Setting limits about the amount of time you spend with them, enabling behaviors, financial support, and the way they treat or speak to you are all completely reasonable.
Some examples of healthy boundaries to set include:
It’s important to communicate these boundaries early on in their recovery and to make sure that you don’t allow for leniency or make exceptions.
It may seem harsh, but boundaries are there for a reason, and that is to keep you and your loved one emotionally and physically safe.
Learning about addiction and sobriety is an important part of being a support person.
Stay up to date on the coping skills they’re learning, familiarize yourself with the local recovery community meetings in your area, and knowing the signs of relapse are all great ways of educating yourself, and ultimately, supporting your loved one.
Taking care of a loved one in recovery doesn’t mean you get to stop taking care of yourself. If anything, it means you need to make more of an effort to take care of yourself physically, mentally, and spiritually.
You can’t be a caregiver, helper, or even a member of a support system if you’re not taking care of yourself.
Setting boundaries with your loved one is crucial to the well-being and mental health of both of you. Let them know that this has been a difficult process for you, and the effect that their addiction has had on you.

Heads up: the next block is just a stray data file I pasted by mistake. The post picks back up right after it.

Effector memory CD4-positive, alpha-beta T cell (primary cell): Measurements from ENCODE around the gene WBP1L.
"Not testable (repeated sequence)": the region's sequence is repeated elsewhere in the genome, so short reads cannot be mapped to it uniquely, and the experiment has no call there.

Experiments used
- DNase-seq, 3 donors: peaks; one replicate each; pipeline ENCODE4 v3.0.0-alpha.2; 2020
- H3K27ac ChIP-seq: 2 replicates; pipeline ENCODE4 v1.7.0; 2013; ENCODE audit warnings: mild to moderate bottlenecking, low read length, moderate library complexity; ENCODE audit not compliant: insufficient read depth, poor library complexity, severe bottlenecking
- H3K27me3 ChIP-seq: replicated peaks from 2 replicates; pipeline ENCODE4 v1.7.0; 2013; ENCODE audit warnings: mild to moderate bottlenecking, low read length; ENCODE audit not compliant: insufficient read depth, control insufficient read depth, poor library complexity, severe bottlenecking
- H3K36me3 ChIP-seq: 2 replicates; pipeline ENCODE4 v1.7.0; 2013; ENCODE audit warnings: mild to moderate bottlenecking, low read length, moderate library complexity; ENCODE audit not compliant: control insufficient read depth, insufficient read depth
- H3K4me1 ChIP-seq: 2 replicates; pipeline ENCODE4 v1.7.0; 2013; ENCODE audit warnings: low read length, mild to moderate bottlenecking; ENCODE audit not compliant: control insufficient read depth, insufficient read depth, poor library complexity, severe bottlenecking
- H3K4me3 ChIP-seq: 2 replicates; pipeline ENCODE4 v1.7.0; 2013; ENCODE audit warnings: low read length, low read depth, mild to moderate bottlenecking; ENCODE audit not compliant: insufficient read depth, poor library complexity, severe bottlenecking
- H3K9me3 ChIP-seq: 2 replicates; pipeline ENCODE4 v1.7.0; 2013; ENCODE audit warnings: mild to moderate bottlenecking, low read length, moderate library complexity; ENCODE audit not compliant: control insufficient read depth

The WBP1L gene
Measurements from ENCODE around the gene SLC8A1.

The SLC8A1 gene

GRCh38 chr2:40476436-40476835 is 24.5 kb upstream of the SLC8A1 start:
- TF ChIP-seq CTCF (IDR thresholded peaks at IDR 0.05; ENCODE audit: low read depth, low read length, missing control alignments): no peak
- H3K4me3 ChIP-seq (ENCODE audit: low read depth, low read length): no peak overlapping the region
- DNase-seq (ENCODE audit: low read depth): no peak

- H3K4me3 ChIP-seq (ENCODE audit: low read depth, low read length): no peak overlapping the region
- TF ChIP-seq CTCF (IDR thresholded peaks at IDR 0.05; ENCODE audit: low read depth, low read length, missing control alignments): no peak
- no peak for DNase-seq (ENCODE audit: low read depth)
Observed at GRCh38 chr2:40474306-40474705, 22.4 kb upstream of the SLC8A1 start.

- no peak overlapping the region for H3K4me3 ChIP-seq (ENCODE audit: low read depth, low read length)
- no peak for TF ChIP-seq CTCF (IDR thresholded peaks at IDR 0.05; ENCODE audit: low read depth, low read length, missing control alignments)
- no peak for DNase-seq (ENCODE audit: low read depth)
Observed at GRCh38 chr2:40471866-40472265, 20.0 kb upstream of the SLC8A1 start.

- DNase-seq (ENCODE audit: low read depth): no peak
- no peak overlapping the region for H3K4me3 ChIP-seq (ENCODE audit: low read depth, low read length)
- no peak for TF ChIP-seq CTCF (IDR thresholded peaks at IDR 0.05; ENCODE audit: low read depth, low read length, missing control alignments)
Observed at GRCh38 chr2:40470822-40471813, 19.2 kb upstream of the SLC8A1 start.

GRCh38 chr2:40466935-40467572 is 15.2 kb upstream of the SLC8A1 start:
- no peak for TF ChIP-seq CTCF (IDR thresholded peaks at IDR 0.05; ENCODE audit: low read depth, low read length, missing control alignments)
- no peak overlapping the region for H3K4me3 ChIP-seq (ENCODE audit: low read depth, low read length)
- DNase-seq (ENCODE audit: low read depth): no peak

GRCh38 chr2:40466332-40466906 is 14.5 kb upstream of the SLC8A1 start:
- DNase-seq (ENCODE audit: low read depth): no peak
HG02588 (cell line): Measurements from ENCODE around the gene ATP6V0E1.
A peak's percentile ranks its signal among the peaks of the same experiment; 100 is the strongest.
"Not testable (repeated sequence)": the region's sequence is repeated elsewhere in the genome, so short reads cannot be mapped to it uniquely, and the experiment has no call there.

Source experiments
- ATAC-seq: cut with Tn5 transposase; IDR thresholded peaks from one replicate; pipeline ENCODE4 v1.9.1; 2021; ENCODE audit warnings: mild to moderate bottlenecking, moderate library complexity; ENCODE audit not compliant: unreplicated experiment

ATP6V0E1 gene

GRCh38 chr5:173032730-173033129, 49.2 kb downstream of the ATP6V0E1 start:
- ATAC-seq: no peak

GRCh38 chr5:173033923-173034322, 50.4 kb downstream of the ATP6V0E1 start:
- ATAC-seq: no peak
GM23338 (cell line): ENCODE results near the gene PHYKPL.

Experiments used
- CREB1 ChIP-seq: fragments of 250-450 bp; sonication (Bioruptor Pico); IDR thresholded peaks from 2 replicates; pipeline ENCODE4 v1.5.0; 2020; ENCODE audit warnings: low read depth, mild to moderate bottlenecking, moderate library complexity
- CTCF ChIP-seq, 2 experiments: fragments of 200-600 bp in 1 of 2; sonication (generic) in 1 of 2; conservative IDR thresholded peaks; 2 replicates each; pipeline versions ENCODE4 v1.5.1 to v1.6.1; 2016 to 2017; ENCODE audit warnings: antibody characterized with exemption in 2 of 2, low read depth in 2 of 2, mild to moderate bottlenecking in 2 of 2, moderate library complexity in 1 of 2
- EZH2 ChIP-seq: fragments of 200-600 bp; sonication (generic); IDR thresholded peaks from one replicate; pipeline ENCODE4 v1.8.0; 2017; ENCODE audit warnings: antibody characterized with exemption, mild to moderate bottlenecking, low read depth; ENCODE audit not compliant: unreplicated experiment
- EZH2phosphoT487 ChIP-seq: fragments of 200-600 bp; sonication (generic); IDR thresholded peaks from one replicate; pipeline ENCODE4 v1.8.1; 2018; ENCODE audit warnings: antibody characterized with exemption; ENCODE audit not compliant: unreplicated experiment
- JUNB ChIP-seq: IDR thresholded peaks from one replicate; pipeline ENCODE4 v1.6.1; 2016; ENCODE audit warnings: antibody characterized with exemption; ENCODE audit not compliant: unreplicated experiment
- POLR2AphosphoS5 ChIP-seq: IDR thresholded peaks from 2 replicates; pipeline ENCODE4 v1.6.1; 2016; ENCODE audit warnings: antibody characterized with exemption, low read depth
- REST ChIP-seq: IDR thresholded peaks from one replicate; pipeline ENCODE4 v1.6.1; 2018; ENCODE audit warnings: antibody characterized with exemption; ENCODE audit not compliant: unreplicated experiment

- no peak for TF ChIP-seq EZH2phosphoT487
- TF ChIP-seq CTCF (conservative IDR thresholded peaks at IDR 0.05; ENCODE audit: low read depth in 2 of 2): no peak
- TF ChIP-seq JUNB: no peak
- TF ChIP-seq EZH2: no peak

It’s also okay to let your friend or loved one know if you need to take a time-out and spend some time reconnecting with yourself. If you’re especially close with the person, it may even be helpful to start seeing a professional counselor or attending Al-Anon or Nar-Anon meetings.
Needing additional support is nothing to be ashamed of, and sets a great example for your loved one. You can never have too much support or too many resources!
Sandstone Care offers a once-weekly, free support group for parents and other family members of teens and young adults who are struggling with addiction. Attendees support and build one another up as they discuss navigating the challenges of addiction, substance abuse, and mental health.
Al‑Anon is a mutual support program for people whose lives have been affected by someone else’s drinking. By sharing common experiences and applying the Al-Anon principles, families and friends of alcoholics can bring positive changes to their individual situations, whether or not the alcoholic admits the existence of a drinking problem or seeks help.
Similar to Al-Anon, Alateen is a program for teens who have been affected by a family member’s alcohol dependency. Teens will discuss and share experiences, strengths, and hopes with each other as they seek to find effective ways of coping.
The Nar-Anon Family Group is primarily for those who know or have known a feeling of desperation concerning the addiction problem of someone very near to you. Attendees of these meetings understand that addiction is a disease, and work to realize that, while they are powerless over it, they must take care of themselves in the wake of their loved one’s dependency.
We understand taking the first step is difficult. There is no shame or guilt in asking for help or more information. We are here to support you in any way we can.